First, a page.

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Former Formula One driver and World Champion Jacques Villeneuve at the Italian Grand Prix

Jacques Villeneuve on what the FIA should do with $7m Red Bull fine

Former World Champion, Villeneuve, insists Red Bull did not cheat in 2021

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Former F1 champion Jacques Villeneuve suggests what the FIA should do with Red Bull’s cost cap fine

Red Bull Racing Team Principal Christian Horner
Red Bull Racing Team Principal Christian Horner. (Image Credit: Alfredo Estrella via Getty Images)

Following the FIA’s announcement that Red Bull Racing will receive a $7 million fine and a 10% reduction in car development next year, the paddock is having its say.

While Mercedes Team Principal Toto Wolff praises the governing body’s efforts, Red Bull Racing Team Principal Christian Horner says the team “begrudgingly” accepts their punishments.

Now, in his latest Formule1.nl column, the 1997 Formula One World Champion, has had his say.

Villeneuve breaks down what should happen with the $7 million

The 11-time race winner first admits that “the ruling and the penalty for Red Bull have not yet made it clear to me what is and what is now allowed and what punishment you will receive.” But the Canadian is confident that what the team did does not constitute “cheating,” in his eyes. He said:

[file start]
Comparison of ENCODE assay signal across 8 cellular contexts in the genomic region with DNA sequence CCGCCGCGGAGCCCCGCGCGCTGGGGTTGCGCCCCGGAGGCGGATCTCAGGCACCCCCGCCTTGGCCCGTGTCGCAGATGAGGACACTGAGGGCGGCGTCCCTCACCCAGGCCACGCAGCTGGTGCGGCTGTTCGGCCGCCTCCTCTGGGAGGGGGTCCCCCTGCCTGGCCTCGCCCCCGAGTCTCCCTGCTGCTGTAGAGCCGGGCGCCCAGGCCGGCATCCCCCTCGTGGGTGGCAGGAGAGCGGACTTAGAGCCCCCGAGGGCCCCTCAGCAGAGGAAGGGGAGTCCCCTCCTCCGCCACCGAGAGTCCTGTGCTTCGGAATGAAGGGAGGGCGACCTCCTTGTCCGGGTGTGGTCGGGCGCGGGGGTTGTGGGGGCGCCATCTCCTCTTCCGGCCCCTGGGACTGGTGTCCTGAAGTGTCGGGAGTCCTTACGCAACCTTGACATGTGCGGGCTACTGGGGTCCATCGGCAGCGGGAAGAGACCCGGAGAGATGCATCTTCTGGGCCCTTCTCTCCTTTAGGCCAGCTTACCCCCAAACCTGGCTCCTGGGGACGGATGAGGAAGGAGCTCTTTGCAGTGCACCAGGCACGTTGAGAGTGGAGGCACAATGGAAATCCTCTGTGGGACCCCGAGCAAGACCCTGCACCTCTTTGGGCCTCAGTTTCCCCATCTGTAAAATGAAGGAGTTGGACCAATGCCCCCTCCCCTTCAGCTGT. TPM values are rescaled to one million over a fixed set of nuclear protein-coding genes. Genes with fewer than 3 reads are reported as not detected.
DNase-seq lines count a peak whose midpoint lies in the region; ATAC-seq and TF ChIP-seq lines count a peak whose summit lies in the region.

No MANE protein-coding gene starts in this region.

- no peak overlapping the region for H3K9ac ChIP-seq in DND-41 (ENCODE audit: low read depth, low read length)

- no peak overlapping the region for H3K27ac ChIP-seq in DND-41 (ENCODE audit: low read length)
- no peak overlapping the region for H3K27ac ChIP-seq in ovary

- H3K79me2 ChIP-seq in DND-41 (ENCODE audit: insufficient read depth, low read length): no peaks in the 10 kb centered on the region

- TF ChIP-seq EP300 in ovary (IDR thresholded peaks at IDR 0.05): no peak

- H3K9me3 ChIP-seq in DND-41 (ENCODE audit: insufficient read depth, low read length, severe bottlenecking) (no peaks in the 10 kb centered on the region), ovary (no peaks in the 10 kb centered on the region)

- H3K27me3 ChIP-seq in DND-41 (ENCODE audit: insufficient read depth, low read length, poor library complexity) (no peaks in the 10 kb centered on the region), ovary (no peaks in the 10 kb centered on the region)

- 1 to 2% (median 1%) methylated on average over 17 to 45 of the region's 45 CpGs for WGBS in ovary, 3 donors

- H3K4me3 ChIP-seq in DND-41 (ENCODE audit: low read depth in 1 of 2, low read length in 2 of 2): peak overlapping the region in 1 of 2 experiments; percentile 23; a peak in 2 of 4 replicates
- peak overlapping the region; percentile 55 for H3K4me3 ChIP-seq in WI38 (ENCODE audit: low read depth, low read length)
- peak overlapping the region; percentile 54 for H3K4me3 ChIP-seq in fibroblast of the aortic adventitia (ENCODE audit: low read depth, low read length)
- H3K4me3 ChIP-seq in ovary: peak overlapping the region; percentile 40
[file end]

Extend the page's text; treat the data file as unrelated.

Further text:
“In any case, it’s not cheating. Lying about traction control is cheating. Whether it would have made a difference in the outcome this year, I doubt. Red Bull is so strong that they would have won anyway.”

Instead, it is the punishment rather than the deed that concerns Villeneuve. The FIA has confirmed that the $7 million fine will be used to help support the grassroots of motorsport and improve road safety. But Villeneuve believes that the other teams on the grid should receive compensation via Red Bull Racing’s fine. The Canadian said:

“What I have trouble with is that the FIA is now cashing out $7m. So, it has hardly any effect for Red Bull and the other teams don’t get a cent from it.”

While Villeneuve concedes that “the 10% less time in the wind tunnel” will “hurt” Red Bull. He points out that Red Bull losing out “does not give the others a lap time.” Instead, the F1 champion believes “part of the fine would help.” And that the FIA should “divide that among the teams.”

Did Red Bull Racing cheat?

Although Jacques Villeneuve does not believe that Red Bull Racing did cheat in 2021, there are others with differing opinions. McLaren CEO Zak Brown argued that Red Bull’s breach “constitutes cheating.” A sentiment that Haas Team Principal Guenther Steiner agreed with.

Would a share of the $7 million fine help heal the wounds felt by other teams?

Feature Image Credit: Marco Canoniero via Getty Images

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